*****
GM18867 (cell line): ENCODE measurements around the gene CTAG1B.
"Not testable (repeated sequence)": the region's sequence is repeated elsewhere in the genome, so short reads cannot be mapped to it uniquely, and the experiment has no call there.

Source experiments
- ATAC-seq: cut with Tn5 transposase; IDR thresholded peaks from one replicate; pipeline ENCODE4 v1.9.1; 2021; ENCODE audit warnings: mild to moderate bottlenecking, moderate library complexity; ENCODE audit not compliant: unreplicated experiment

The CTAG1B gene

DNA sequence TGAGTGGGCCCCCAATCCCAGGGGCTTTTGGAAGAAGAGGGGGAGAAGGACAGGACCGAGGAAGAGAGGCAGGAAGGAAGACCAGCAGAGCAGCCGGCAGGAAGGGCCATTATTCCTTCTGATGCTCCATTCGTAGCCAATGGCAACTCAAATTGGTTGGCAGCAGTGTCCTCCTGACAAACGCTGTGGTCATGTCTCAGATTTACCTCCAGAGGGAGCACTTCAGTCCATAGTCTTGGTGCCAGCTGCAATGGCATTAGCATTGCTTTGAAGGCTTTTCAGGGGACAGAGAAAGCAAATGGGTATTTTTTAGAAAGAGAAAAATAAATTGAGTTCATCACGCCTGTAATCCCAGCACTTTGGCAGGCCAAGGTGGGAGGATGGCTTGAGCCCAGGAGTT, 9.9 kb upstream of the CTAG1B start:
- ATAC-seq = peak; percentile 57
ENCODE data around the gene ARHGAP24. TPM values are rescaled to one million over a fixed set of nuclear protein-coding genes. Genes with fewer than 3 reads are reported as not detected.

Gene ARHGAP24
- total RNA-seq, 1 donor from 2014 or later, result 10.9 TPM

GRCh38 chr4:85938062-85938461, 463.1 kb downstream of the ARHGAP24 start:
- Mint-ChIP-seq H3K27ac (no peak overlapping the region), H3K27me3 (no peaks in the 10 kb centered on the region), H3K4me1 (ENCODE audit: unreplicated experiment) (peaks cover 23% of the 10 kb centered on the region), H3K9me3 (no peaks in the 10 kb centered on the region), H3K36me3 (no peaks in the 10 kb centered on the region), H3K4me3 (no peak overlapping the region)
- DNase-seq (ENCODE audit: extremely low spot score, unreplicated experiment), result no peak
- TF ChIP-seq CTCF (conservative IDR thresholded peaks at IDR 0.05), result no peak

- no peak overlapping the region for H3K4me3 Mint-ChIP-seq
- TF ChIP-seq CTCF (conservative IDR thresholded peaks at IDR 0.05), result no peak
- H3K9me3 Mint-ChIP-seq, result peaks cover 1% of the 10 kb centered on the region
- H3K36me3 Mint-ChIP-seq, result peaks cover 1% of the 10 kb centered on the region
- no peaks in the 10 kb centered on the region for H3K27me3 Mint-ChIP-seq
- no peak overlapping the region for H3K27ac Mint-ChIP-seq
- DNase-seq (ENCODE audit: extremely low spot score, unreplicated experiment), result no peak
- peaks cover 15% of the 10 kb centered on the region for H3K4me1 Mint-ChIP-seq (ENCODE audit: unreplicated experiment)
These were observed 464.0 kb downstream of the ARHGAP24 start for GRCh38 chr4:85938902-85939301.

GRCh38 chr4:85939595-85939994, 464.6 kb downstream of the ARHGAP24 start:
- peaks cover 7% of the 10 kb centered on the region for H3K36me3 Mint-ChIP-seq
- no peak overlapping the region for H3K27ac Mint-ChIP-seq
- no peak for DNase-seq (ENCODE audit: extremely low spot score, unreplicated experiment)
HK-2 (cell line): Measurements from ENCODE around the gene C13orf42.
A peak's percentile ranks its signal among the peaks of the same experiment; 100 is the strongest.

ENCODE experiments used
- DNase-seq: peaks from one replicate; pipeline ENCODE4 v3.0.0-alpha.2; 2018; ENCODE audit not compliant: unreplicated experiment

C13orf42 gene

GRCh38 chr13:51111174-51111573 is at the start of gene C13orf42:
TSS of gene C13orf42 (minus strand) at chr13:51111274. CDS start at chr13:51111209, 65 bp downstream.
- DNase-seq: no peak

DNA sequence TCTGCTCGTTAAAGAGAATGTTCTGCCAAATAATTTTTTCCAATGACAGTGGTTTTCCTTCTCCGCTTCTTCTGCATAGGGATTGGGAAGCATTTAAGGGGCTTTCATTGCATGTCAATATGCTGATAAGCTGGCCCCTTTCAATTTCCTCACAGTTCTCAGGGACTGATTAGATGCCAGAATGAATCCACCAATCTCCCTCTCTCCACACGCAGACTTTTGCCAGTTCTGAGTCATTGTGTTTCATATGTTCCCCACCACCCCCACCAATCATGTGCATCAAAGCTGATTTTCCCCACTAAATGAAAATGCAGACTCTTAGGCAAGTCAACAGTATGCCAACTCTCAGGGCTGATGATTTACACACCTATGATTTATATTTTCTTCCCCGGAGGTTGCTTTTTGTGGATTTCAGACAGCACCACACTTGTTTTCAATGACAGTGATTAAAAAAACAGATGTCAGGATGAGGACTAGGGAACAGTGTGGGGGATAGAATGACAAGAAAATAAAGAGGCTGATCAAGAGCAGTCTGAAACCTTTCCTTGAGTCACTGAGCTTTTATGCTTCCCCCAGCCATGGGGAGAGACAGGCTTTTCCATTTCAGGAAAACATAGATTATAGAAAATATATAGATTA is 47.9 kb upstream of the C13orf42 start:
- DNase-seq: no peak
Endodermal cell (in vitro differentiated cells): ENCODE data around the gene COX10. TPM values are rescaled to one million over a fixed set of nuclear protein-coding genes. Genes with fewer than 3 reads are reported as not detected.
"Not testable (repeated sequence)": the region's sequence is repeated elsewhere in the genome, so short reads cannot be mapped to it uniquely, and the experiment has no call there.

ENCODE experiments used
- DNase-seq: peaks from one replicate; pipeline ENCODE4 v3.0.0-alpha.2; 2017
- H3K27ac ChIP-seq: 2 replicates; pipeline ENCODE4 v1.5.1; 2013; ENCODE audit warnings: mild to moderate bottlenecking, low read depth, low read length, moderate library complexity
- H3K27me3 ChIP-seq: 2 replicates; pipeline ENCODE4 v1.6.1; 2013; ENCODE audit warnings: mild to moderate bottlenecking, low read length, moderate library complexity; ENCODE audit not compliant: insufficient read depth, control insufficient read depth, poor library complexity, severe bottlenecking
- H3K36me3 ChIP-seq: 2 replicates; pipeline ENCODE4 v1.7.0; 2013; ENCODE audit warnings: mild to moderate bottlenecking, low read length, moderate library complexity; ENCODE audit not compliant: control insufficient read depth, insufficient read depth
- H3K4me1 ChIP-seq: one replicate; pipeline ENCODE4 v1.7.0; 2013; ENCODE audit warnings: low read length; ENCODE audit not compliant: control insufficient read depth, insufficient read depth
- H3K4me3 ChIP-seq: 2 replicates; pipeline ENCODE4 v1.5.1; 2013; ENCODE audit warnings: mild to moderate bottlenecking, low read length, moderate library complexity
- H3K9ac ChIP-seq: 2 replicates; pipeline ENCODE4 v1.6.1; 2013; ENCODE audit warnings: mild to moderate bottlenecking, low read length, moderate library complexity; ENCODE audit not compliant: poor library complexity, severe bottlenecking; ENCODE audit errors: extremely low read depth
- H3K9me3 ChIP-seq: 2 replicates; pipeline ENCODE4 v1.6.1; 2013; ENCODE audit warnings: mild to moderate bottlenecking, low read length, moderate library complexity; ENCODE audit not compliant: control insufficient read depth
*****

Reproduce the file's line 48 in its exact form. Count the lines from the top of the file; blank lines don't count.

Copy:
- H3K9me3 ChIP-seq: 2 replicates; pipeline ENCODE4 v1.6.1; 2013; ENCODE audit warnings: mild to moderate bottlenecking, low read length, moderate library complexity; ENCODE audit not compliant: control insufficient read depth